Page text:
edit: A late thought: check that there isn’t some limitation on the two pins you are driving the transistors with during reset. The beagle bone black cpu for instance requires that input pins be tristated (i.e. the input signals disconnected ) during reset. It is possible there is a similar restriction on your CPU that isn’t being met (although as an output it is hard to see what that restriction would be).

Peter


#9

Thanks for your inputs, much appreciated,

Not that I know of @Old_Grey, had a quick squizz at the data sheet could not find anything.

@vanepp I placed the capacitors as suggested to no avail. I think it does not work because they don’t have time to charge up or they are not big enought!

What I did discover is that if i moved the LED outputs from pins 2 and 16 to pins 0 and 16… it works!

Holding down the reset button i took the volltage from pins 0, 16 and 2(the problem pin) to ground and got:

3.1v pin 0
3.2v pin 16
3.3v pin 2

would this have anything to do with it? I would think not as @vanepp said the voltage does not matter it is the current that is amplified by a tip122g darlingotn.

SO… maybe it is the type of pin (pin 2) that is causing it? if you look at the pinout diagram for thr huzzah feather it labels pin 2 as TXD1, would this have anything to do with it?

.
.
OR
maybe it is has something to do this bit of info from the adafrui website this, found here.


#10

I think it is more likely that bypassing isn’t your problem. If it was the bypass caps, it should also happen after boot not just at power up. As we agreed earlier the bypass caps in the power supply and the cpu should be enough
.[quote=“cafeciaojoe, post:9, topic:4579”]
What I did discover is that if i moved the LED outputs from pins 2 and 16 to pins 0 and 16… it works!
[/quote]

This seems the likely problem, for whatever reason pin 2 objects to having the transistor on it at boot and hangs the boot process somehow. If you don’t need it to be on that specific pin for some reason moving it would be a good solution. I still don’t see what it would object about having a transistor on a pin that can drive a led, but it seems a likely cause.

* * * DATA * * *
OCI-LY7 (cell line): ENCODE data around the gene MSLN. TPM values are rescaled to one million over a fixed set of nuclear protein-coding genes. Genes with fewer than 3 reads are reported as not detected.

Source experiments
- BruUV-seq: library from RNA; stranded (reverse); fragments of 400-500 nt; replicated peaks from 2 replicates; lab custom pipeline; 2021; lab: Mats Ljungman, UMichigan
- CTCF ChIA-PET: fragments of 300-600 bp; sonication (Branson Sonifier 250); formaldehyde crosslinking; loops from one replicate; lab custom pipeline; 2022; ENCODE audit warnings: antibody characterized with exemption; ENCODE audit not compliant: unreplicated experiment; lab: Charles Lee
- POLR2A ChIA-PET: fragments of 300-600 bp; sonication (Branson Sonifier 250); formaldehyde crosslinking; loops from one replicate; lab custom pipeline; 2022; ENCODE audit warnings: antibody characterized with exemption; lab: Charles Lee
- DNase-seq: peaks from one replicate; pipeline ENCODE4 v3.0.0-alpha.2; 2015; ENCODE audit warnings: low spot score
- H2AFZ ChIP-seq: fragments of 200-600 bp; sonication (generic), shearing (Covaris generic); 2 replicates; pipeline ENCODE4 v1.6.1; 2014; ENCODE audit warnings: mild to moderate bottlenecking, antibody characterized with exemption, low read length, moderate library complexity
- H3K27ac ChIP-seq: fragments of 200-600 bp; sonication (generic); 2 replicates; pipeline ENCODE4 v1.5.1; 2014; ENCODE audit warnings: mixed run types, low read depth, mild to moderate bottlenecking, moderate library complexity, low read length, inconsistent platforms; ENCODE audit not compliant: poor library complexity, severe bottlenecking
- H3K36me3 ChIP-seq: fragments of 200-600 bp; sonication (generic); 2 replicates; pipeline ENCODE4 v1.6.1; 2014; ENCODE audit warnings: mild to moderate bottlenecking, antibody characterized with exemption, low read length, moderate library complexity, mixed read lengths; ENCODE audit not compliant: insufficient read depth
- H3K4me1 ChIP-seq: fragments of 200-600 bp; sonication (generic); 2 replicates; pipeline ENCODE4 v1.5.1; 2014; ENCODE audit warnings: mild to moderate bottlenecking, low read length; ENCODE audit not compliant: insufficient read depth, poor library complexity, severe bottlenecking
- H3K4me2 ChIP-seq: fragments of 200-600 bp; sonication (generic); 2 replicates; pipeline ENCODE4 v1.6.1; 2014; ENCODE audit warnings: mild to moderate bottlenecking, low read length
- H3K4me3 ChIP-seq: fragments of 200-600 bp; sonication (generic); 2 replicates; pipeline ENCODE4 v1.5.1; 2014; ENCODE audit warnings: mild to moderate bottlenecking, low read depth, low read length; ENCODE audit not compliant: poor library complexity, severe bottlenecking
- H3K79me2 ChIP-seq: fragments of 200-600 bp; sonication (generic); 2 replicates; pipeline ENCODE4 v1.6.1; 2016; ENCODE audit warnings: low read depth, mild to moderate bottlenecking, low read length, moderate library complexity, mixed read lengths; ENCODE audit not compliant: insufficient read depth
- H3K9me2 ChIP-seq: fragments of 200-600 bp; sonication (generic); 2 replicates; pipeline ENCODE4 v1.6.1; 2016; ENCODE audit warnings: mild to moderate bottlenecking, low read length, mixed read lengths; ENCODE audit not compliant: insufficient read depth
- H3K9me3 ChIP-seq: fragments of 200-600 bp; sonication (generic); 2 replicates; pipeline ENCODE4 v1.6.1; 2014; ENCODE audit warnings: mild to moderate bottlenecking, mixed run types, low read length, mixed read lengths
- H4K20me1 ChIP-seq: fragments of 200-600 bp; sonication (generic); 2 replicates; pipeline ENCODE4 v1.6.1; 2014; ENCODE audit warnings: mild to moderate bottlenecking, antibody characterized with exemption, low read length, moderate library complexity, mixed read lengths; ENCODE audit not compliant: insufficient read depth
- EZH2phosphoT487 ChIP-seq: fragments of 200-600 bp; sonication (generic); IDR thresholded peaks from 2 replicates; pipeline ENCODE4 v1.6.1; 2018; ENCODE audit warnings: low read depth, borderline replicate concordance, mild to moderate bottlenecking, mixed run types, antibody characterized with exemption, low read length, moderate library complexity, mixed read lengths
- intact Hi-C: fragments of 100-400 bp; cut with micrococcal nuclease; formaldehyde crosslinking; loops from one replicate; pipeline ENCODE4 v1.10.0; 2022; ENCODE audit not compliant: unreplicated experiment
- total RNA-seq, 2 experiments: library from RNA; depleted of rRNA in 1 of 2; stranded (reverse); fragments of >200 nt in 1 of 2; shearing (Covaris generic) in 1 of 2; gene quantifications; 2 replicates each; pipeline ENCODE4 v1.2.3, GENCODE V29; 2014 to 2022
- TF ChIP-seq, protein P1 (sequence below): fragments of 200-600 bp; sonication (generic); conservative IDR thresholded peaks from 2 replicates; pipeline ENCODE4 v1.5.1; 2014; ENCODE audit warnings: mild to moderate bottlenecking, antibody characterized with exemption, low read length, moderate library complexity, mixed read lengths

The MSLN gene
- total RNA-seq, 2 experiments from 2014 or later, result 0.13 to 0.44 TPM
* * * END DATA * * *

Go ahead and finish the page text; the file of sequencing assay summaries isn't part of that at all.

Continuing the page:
That is fairly normal and not a problem. The transistor base junction will always be two diode drops (about 1.2 to 1.4 volts) because it is a darlington transistor (a normal transistor is .6 to .7 volts at the base). So as long as you have more than 1.4 volts present and a sufficiently small series resistor to provide current the transistor will turn on without problem.[quote=“cafeciaojoe, post:9, topic:4579”]
maybe it is has something to do this bit of info from the adafrui website this, found here.

boot mode.PNG1129x115
[/quote]

It seems this is probably the problem (although I still don’t see why). There isn’t much information either on that page or in the full data sheet (it may depend on the firmware that is loaded) to say what “detect boot mode” means. I’d expect that if you pull it down something boot related does or doesn’t happen but it isn’t clear what. Pin 16 may also be a problem as they say it should be connected to reset (although ti also appears to be a gpio pin) as it causes wakeup from deep sleep. If you aren’t using the spi ports you may be batter to use pins 12 13 or 14 and avoid any of the boot related pins. I think what is happening is that the drive needed for the transistors is affecting the level of on the pin at boot up and causing the cpu to drop in to an unexpected mode (which is poorly documented which is unusual for Adafruit!). That would explain why it works when the leds are connected after boot occurs.

Peter


#11

It is bizzare! might place it in the adafruit forum to see what they think.

Thanks for the help!


#12

That’s probably a good bet. I expect someone there can tell you what the pin does during boot (I expect it is documented somewhere that we haven’t found yet). I’d guess that the transistor is dragging the level of the pin down and making the micro think the pin is low.

Peter